Friday, June 22, 2012
We’ve rounded up some of the research highlights of the spring 2012 semester at The University of Texas at Austin.
One piece of news, growing support for a medical school at the university, isn’t exactly current research, but it could lead to vast research opportunities in health and medicine for years to come.
Noteworthy research included authoritative reports on the process of hydro-fracturing in mining natural gas, water resources in the important food-producing regions of California’s Central Valley and the Great Plains, the impact of exposure to chemicals on future generations and the effect that drinking has on teenagers.
Discoveries pointing toward the future include a new molecule with potential to treat genetic diseases and HIV, a newly discovered ability to regrow blood vessels and a disease-diagnosing device that’s based on the art of origami.
And there’s news about dinosaurs, birds and feathers.
In May, the University of Texas System Board of Regents voted to invest $35 million a year in a new medical school at The University of Texas at Austin. That built on the decision of Seton Healthcare Family to commit $250 million toward a new teaching hospital. Those commitments clear the way for discussion about a possible site for the school and other important issues that must be resolved.
The nation’s food supply may be vulnerable to rapid groundwater depletion from irrigated agriculture, according to a new study by researchers at The University of Texas at Austin and elsewhere. The study shows in detail how groundwater depletion varies across space and time in California’s Central Valley and the High Plains of the central United States. Researchers hope this information will enable more sustainable use of water in these areas, although they think irrigated agriculture may be unsustainable in some parts.
New Study Shows No Evidence of Groundwater Contamination from Hydraulic Fracturing
Hydraulic fracturing of shale formations to extract natural gas has no direct connection to reports of groundwater contamination, based on evidence reviewed in a study released Thursday by the Energy Institute at The University of Texas at Austin. The study found that many problems ascribed to hydraulic fracturing are related to processes common to all oil and gas drilling operations, such as casing failures or poor cement jobs.
Inspired by the paper-folding art of origami, chemists at The University of Texas at Austin have developed a 3-D paper sensor that may be able to test for diseases such as malaria and HIV for less than 10 cents a pop.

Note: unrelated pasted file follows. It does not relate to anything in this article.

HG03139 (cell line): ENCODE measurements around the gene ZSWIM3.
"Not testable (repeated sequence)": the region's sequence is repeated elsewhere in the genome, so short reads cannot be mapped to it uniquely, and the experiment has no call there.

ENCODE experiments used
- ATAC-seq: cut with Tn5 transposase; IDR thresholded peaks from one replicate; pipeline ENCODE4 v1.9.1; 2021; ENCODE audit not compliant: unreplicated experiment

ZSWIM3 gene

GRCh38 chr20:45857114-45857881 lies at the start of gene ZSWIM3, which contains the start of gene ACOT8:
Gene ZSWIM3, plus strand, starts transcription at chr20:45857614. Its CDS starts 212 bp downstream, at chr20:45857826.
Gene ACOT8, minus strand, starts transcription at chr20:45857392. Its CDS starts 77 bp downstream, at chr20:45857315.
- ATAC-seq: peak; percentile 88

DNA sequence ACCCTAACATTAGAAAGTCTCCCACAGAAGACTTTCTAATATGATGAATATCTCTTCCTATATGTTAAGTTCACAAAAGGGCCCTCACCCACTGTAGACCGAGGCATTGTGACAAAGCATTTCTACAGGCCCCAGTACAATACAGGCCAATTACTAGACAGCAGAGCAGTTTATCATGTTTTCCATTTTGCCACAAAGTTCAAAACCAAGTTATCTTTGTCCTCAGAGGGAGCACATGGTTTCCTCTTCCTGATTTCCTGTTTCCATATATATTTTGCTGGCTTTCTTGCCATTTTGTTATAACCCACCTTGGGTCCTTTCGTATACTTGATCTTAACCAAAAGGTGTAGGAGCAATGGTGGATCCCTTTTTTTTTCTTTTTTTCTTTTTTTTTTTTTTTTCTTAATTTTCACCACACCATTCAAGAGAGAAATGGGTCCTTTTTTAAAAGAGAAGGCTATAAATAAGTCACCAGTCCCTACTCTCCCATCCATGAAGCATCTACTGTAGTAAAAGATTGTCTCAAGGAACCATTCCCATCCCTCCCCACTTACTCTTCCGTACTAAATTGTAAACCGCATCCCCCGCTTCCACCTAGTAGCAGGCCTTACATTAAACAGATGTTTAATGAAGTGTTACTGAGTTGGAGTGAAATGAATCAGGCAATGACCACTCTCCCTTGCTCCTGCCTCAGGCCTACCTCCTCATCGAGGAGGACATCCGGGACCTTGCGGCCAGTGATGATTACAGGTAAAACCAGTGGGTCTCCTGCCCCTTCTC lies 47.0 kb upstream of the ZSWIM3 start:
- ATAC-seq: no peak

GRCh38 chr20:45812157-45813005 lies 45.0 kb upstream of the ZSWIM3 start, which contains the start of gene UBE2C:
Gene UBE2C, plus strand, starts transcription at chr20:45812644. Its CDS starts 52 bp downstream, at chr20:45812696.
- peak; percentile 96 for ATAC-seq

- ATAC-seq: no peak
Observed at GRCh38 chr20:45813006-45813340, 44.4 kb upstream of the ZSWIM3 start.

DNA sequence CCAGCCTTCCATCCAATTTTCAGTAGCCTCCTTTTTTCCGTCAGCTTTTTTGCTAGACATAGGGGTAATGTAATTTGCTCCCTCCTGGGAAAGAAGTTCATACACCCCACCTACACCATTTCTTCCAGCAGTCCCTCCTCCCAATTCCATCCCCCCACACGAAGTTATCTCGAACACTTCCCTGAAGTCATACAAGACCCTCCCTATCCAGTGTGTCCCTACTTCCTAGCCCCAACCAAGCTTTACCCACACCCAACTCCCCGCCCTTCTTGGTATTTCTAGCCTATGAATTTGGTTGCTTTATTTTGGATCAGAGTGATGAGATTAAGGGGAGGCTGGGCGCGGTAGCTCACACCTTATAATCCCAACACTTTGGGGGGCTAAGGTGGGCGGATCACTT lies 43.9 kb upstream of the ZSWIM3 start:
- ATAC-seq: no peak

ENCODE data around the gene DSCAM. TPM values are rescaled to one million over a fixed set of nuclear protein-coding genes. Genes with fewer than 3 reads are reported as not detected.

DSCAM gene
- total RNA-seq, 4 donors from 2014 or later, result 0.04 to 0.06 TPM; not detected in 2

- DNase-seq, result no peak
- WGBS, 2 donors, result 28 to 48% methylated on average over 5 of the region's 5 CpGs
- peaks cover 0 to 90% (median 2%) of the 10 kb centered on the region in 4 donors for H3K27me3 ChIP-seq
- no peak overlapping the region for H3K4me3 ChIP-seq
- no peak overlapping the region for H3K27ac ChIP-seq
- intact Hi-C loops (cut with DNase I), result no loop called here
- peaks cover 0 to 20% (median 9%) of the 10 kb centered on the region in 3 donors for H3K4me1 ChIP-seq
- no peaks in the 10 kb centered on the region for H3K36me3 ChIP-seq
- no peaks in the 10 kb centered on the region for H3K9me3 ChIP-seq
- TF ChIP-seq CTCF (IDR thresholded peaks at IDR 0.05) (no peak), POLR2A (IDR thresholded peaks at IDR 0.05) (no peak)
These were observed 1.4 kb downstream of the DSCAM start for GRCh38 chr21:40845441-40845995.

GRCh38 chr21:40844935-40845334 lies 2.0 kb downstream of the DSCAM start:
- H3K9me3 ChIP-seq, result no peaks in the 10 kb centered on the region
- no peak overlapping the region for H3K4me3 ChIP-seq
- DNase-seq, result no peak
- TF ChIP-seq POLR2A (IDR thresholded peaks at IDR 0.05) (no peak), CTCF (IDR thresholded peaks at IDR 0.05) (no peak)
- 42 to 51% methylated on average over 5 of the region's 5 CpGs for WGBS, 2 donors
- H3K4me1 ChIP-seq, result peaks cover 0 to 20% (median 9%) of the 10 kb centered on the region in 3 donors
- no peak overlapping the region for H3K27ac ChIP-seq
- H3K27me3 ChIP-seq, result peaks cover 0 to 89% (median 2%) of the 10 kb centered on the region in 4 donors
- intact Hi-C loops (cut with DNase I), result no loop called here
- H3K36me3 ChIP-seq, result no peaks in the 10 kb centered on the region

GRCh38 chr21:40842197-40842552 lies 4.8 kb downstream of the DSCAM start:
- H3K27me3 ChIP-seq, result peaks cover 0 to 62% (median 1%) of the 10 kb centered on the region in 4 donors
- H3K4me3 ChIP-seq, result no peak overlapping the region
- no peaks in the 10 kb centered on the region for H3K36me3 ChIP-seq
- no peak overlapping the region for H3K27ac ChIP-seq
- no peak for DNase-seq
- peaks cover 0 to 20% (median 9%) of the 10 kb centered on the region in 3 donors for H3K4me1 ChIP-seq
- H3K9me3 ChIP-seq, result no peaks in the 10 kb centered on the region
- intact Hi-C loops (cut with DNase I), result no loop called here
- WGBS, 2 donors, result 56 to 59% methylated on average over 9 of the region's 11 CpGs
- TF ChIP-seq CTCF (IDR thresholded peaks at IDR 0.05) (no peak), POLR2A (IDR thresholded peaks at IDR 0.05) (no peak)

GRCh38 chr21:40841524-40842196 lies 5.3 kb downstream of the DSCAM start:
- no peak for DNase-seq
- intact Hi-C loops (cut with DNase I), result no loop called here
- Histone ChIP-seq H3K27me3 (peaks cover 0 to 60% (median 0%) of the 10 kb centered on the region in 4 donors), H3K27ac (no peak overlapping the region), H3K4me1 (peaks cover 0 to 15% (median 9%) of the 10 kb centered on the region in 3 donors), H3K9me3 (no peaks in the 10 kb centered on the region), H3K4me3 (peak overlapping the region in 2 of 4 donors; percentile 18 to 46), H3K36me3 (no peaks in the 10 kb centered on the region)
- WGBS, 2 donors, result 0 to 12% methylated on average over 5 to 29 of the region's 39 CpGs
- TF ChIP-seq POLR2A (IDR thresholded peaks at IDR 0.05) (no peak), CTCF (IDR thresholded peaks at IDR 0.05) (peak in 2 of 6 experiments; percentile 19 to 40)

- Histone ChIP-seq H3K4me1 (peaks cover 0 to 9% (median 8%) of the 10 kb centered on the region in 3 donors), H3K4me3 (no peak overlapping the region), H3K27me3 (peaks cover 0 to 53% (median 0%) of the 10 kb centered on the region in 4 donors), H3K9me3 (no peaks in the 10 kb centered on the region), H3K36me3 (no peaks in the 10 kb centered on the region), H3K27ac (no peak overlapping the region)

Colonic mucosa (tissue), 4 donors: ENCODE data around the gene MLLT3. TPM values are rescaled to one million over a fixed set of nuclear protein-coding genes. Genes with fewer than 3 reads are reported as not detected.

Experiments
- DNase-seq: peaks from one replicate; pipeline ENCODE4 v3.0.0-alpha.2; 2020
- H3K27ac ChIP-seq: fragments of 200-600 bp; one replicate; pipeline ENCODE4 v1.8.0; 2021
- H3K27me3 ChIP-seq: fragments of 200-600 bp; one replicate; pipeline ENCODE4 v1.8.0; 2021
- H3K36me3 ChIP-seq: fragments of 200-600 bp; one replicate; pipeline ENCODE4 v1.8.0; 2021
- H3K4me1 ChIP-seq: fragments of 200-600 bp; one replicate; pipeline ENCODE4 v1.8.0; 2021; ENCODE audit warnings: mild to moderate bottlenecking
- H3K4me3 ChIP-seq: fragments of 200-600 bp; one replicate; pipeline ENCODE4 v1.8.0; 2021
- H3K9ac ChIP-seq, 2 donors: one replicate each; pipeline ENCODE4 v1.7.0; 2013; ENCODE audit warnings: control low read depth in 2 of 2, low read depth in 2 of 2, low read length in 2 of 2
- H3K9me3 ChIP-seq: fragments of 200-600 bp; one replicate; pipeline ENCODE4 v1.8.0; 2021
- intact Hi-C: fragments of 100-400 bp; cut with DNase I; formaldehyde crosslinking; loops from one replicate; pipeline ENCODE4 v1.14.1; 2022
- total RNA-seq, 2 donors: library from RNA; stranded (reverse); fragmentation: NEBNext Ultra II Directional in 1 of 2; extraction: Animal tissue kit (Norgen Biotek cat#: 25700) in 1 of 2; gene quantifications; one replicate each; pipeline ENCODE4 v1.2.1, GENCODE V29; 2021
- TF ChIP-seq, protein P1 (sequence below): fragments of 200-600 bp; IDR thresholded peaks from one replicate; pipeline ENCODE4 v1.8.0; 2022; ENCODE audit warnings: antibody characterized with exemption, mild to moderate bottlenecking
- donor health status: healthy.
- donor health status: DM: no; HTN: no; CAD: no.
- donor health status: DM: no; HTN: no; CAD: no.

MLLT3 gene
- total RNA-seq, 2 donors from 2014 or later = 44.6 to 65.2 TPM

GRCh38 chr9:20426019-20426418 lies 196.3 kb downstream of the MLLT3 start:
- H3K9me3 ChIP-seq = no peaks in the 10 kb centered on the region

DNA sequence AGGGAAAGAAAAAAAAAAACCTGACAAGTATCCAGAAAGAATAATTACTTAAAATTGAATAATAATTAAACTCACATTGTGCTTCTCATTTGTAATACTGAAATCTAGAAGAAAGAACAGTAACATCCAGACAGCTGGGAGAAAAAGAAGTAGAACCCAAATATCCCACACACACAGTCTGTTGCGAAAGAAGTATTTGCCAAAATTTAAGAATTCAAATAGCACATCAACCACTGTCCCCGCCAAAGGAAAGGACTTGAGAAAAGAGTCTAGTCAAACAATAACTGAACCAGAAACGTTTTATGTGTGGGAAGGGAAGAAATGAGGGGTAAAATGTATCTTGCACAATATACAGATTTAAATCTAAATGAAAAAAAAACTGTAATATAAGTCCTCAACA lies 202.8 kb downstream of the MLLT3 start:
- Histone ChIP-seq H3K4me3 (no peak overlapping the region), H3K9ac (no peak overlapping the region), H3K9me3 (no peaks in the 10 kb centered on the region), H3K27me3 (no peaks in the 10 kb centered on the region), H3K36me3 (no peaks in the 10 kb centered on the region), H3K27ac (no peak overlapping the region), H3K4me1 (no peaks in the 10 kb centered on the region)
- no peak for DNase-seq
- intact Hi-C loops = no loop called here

Rather than gaining “liquid courage” to let loose with friends, teenage drinkers are more likely to feel like social outcasts, according to a new sociology study from The University of Texas at Austin. The study shows alcohol consumption leads to increased social stress and poor grades, especially among students in schools with tightly connected friendship cliques and low levels of alcohol abuse.
A team of American and Chinese researchers has revealed the detailed feather pattern and color of Microraptor, a pigeon-sized, four-winged dinosaur that lived about 120 million years ago. A new specimen shows the dinosaur had a glossy iridescent sheen and that its tail was narrow and adorned with a pair of streamer feathers, suggesting the importance of display in the early evolution of feathers.
Exposure to chemicals has the ability to influence behavior of offspring several generations after the initial exposure, according to a new study published by researchers at The University of Texas at Austin and Washington State University. The findings put a new twist on the notions of nature and nurture, with broad implications for how certain behavioral tendencies, including responses to stress, might be inherited.
Chemists at The University of Texas at Austin have created a molecule that’s so good at tangling itself inside the double helix of a DNA sequence that it can stay there much longer than any other molecule reported. It’s an important step along the path to someday creating drugs that can go after rogue DNA directly. Such drugs would be revolutionary in the treatment of genetic diseases, cancer or retroviruses such as HIV, which incorporate viral DNA directly into the body’s DNA.
University of Texas at Austin researchers have demonstrated a new and more effective method for regrowing blood vessels in the heart and limbs — a research advancement that could have major implications for how we treat heart disease, the leading cause of death in the Western world.